Monday, April 9, 2018

A Review of James Ernest Shaw's book titled 'An Italian Journey'


Rather than rock stars and movie stars, the objects of my adoration are public broadcasting’s Rick Steves and Joseph Rosendo and others of their ilk, people who chronicle their worldwide travels for listeners and viewers. Such public information shows are godsends to people like me who, due to restrictions on their health, are unable to travel to far-off places. One of the charms of these short travel documentaries is that they make of their hosts ‘temporary locals,’ to borrow a phrase from Steves, by having them hobnob with local people and indulge in cultural activities distinct not only to the major destinations, but also to cozy villages and other hidden-away corners of the world. This philosophy of becoming a ‘temporary local’ is the chief appeal of author James Ernest Shaw’s delightful book entitled An Italian Journey. Adding to its appeal is that it is a book of non-fiction that reads like an intriguing novel.

I didn’t make it to Italy before I developed a chronic illness that up to this point in my life limits me to domestic travels. Immersing myself for a time in Tuscany was one of my fondest dreams…and now I have realized that dream, although vicariously, through James Ernest Shaw and his adventures journaled in his brilliant An Italian Journey. Like a gladiator on two wheels, for seven glorious weeks in Tuscany he bicycled sizzling as well as foggy mountainous hairpins and held his ground against speeding trucks and leisurely foot-peddlers. He climbed trees older than the modern world and picked olives, built stone walls, sat at table and ate pasta and drank wine, talked politics and religion and farming with real people of the area, and through the experience was transformed. And I think he found the key to why Italy and Italians are special among all the people of the world.

Shaw had inspired me to find my own way to Italy, somehow, and more importantly, to begin anew a journey I began and abandoned many decades ago, and that is to become a Roman Catholic. Thank you, James Ernest Shaw. –Author and artist Linda Lee Greene 


 
Award-winning artist and author, blogger, editor, and interior designer Linda Lee Greene is on social media at the following:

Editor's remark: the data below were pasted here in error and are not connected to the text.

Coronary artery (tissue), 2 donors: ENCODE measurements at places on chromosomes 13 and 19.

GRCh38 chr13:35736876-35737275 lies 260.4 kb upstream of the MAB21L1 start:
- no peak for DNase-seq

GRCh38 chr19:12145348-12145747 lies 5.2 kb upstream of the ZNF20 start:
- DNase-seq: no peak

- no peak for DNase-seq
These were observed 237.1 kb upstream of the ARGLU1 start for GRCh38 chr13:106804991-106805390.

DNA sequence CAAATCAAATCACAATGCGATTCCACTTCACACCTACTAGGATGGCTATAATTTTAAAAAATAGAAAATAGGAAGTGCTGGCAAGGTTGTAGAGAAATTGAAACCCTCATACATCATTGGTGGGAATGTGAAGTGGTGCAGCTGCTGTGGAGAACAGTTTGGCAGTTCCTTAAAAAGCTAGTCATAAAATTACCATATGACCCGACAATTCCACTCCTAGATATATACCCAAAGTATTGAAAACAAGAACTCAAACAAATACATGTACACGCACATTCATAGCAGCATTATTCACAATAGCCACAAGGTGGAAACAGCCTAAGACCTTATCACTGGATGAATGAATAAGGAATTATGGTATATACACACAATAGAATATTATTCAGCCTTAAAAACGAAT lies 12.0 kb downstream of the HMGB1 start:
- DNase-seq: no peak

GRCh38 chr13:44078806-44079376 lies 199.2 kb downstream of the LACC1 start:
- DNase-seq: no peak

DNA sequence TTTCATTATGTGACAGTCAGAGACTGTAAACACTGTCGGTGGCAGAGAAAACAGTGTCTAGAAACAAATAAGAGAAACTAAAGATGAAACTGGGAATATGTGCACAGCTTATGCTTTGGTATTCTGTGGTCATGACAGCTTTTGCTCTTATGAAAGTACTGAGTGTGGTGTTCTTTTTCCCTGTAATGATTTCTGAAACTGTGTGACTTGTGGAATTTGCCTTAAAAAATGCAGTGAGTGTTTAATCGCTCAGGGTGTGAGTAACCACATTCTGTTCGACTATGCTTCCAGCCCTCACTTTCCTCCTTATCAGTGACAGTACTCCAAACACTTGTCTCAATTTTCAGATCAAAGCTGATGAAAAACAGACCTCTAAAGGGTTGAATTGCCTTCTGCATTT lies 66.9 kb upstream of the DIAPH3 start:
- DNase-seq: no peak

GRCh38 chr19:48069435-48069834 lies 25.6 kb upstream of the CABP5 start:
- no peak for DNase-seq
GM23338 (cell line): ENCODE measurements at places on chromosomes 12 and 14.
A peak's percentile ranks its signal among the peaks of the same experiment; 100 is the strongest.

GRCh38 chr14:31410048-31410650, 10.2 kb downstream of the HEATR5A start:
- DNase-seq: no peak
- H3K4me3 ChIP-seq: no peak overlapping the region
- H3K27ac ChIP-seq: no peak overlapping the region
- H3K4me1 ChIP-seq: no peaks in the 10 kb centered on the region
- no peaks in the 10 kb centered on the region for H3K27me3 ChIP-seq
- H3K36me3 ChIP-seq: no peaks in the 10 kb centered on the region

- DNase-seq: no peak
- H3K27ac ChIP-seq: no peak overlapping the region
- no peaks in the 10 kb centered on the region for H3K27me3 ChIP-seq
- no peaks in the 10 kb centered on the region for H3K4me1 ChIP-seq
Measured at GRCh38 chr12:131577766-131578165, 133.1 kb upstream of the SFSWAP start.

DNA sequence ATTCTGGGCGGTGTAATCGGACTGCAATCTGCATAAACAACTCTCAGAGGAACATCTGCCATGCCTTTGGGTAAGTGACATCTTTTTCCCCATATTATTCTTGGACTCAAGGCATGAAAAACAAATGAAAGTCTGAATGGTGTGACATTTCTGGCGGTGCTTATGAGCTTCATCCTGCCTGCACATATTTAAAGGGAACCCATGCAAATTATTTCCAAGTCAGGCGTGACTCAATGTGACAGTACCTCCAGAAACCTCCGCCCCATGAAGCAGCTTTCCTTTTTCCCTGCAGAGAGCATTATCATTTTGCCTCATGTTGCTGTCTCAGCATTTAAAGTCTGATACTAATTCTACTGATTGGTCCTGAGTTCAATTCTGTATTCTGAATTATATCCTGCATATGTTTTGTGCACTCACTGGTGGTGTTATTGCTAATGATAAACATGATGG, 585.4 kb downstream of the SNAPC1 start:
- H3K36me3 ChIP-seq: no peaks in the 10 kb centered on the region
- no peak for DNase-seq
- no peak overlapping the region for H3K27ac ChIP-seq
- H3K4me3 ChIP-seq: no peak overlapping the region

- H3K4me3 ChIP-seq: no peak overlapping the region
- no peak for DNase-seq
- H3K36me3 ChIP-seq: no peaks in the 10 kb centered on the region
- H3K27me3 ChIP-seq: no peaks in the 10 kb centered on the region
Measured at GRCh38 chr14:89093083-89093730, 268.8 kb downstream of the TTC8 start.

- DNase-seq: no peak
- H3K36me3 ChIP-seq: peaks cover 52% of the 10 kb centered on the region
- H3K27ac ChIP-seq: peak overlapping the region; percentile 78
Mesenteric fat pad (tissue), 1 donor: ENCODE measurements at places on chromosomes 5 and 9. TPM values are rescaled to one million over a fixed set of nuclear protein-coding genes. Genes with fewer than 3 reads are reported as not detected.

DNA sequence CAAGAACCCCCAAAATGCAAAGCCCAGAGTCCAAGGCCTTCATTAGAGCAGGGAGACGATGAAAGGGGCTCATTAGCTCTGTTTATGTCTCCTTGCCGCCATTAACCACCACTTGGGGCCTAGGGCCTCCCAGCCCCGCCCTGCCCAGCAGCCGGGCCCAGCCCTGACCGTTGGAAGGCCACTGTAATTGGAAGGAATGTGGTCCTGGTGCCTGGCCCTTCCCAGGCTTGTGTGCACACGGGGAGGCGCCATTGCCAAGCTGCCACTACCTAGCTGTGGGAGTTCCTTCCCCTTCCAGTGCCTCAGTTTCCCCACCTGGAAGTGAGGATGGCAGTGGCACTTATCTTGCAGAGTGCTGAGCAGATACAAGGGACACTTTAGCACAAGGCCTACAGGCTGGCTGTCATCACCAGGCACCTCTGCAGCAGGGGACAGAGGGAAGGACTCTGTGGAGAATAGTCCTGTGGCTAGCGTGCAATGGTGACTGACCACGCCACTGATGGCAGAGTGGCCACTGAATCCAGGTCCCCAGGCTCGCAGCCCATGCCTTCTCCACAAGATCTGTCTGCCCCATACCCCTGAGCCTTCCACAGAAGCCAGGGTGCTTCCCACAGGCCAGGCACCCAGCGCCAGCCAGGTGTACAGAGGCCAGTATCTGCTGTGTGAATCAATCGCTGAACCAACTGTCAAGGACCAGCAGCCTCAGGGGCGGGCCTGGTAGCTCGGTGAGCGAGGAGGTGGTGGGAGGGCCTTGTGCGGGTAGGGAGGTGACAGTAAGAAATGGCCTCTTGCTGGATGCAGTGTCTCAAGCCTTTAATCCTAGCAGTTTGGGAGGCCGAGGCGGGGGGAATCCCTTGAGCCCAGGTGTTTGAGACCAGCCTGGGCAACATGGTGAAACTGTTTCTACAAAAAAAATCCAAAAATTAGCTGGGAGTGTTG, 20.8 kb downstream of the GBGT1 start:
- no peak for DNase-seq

Email: lindaleegreene.author.artist@gmail.com
            Facebook: https://www.facebook.com/#!/LindaLeeGreeneAuthor
          Goodreads: http://www.goodreads.com/LindaLeeGreeneAuthor
          Twitter: @LLGreeneAuthor
            Blog:  http://Ingoodcompanyohio.blogspot.com
          Also look for her at LinkedIn and Google+
    

Saturday, April 7, 2018

Review of Pamela Allegretto's 'Bridge of Sighs and Dreams'


Downsizing from a large four-bedroom home and moving to a small two-bedroom condominium in recent months has made it impossible for me to read at my usual speedy pace. But when my tortured back and squealing feet refused me during my “downsizing” project, I was able to spend much of my time-outs reading a few books, among them a marvelous World War II epic titled Bridge of Sighs and Dreams by author and artist Pamela Allegretto. The book was a perfect diversion, and has earned an honored place in my library of “World War II Books.”

Like Kristen Hannah’s acclaimed World War II novel The Nightingale, Allegretto’s novel explores the seldom-seen topic of the effects of war on women, the former on two sisters in German-occupied France, the latter on two sisters-in-law in war-torn Italy. If you haven’t read both of these fabulous books, you are missing out on big-time reading pleasures.

An artist whose fine art is collected worldwide, Allegretto’s every stroke of the keyboard that gave life to Bridge of Sighs and Dreams is rendered as masterfully as the brushstrokes that shape her popular canvasses.


Award-winning artist and author, blogger, editor, and interior designer Linda Lee Greene is on social media at the following:
Email: lindaleegreene.author.artist@gmail.com
Twitter: @LLGreeneAuthor

Also look for her at LinkedIn and Google+